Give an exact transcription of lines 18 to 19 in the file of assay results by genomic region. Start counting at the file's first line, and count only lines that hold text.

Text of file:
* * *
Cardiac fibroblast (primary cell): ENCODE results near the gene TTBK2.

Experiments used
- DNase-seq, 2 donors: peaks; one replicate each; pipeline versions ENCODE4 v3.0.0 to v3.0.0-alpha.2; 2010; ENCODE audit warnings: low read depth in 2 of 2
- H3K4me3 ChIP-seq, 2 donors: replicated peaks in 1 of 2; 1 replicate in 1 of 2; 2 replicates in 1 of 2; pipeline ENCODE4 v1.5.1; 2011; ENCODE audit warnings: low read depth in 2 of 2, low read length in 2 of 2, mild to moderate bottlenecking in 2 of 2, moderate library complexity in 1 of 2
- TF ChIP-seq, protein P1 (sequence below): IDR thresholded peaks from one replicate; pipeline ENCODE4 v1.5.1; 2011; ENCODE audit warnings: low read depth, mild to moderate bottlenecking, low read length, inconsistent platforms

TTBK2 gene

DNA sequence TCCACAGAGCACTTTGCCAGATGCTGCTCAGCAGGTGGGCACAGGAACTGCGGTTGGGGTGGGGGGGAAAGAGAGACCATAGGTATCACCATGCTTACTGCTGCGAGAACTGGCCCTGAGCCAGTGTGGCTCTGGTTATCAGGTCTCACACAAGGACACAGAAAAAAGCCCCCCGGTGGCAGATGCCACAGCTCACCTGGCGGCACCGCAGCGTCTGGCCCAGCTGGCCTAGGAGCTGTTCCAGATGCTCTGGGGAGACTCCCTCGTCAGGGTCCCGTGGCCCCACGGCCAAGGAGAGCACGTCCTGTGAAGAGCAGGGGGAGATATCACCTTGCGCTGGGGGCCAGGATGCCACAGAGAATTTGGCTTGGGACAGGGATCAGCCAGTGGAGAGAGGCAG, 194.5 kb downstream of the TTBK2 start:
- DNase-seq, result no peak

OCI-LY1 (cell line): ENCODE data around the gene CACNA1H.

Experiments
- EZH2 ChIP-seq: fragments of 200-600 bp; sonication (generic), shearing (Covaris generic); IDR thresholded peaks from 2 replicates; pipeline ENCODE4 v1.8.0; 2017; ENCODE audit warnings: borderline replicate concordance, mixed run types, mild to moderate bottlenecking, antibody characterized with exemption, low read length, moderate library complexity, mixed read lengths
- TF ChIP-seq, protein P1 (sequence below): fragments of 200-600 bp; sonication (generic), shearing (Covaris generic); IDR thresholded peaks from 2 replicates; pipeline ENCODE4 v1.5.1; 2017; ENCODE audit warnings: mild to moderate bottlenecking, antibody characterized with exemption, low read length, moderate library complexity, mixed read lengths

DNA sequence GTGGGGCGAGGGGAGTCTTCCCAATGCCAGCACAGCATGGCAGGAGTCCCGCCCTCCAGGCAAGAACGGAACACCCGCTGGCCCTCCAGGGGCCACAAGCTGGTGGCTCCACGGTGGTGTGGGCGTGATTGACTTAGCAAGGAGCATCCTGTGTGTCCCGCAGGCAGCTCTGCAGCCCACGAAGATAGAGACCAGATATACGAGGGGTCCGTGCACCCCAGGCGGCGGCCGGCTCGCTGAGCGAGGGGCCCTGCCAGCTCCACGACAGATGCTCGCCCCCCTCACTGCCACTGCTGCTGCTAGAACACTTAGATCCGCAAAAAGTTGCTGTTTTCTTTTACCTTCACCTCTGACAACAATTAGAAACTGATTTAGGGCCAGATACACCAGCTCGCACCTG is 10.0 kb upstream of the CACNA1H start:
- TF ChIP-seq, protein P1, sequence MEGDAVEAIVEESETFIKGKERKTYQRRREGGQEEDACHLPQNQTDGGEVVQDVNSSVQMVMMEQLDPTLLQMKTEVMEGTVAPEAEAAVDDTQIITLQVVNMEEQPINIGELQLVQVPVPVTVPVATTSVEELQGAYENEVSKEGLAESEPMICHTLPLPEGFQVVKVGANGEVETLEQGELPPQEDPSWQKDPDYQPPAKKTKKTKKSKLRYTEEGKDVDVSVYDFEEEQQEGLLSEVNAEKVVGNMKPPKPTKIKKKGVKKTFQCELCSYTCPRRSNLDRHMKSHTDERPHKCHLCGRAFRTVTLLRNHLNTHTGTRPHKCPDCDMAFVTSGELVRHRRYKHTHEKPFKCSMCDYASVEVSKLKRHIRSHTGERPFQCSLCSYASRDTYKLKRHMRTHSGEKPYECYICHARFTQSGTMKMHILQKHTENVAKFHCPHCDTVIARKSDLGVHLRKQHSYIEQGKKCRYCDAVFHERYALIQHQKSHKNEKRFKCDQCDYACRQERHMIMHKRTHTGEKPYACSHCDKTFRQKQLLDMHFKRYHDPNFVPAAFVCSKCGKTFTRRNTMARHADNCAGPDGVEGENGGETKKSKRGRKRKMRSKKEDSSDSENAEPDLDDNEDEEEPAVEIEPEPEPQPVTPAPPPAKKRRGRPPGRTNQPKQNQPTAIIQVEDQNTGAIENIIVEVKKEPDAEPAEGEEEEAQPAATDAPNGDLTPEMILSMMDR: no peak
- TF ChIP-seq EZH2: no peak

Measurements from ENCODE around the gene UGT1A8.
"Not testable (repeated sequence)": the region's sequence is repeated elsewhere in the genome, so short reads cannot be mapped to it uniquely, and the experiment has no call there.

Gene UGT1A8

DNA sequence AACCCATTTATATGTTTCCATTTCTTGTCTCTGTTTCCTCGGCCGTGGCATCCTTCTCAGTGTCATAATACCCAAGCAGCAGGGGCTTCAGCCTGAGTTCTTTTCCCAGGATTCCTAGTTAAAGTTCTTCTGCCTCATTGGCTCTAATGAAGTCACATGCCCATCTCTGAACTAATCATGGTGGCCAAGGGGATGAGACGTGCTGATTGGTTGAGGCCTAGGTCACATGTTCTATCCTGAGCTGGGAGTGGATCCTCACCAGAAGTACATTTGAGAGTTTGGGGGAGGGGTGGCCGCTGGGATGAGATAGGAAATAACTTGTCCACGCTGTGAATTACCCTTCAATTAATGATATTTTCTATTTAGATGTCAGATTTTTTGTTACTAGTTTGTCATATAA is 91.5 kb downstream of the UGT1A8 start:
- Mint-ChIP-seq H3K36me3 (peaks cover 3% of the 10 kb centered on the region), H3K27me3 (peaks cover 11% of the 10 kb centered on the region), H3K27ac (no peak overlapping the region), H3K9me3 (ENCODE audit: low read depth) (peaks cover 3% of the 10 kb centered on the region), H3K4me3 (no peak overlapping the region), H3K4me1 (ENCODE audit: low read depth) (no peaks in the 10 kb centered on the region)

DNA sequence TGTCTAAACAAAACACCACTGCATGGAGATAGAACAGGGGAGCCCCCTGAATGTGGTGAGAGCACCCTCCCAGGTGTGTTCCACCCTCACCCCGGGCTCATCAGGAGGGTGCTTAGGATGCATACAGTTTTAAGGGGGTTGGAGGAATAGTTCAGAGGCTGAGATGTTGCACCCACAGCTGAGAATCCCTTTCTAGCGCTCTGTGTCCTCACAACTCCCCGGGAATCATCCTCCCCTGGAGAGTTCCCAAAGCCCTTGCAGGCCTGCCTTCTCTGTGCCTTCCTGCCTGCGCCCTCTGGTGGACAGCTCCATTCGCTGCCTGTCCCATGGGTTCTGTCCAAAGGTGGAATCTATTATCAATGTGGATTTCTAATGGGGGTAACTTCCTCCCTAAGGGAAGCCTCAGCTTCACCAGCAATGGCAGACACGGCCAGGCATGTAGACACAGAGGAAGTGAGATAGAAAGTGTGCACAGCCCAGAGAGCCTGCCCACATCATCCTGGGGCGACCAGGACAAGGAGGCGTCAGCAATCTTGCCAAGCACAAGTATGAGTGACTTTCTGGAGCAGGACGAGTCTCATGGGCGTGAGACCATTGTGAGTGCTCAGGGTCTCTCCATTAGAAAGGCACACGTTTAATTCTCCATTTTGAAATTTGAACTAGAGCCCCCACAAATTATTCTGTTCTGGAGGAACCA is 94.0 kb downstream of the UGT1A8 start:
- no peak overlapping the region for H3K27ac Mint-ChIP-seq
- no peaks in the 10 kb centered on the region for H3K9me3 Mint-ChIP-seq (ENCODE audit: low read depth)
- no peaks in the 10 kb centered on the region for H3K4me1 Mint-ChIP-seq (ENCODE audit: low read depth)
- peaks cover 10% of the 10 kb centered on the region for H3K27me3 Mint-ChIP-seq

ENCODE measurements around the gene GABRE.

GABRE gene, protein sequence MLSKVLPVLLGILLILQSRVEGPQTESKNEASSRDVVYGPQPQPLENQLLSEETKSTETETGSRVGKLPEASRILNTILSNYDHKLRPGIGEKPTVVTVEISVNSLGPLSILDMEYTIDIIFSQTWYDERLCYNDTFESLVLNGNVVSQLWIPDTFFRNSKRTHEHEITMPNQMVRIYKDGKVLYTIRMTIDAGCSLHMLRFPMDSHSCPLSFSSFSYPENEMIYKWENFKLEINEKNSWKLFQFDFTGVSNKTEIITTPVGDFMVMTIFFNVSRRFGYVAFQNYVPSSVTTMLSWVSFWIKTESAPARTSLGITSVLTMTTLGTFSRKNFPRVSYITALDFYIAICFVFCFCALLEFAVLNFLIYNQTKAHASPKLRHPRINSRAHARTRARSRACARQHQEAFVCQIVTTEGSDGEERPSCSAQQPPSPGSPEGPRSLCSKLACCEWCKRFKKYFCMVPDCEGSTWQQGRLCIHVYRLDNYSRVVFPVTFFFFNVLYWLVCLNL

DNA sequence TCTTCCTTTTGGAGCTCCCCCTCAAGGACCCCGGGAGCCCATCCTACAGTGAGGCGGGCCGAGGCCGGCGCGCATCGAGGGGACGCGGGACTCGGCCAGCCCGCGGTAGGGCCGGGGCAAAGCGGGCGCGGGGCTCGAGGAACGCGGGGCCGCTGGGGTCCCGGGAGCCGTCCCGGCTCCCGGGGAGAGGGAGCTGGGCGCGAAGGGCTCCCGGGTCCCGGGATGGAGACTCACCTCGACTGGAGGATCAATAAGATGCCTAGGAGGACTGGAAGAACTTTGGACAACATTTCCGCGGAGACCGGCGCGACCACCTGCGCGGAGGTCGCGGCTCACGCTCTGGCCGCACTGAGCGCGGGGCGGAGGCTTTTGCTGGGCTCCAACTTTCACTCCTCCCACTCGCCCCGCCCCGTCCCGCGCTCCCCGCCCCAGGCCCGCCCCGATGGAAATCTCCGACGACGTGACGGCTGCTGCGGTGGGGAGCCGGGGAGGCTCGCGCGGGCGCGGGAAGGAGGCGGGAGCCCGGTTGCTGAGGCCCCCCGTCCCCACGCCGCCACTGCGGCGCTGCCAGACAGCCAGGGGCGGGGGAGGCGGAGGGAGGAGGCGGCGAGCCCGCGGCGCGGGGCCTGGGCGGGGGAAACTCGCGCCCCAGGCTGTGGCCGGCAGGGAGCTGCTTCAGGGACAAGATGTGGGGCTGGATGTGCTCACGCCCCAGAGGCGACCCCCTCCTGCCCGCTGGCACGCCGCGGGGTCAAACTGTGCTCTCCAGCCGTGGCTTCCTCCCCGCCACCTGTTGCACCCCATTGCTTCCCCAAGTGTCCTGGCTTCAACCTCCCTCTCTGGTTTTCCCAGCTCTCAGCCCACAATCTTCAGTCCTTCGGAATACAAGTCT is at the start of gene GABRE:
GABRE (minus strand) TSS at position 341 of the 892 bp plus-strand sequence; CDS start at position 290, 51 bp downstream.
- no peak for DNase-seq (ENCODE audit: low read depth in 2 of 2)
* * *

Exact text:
Gene UGT1A8

DNA sequence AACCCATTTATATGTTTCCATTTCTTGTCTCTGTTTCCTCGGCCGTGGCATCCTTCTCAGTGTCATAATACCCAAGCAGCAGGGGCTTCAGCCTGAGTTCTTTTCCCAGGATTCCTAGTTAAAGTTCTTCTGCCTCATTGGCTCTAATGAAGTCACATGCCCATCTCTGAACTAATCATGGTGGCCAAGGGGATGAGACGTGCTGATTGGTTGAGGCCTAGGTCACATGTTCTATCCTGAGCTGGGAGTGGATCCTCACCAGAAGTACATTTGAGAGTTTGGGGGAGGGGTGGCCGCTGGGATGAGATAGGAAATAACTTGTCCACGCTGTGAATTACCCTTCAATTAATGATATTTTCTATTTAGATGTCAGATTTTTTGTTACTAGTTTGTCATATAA is 91.5 kb downstream of the UGT1A8 start: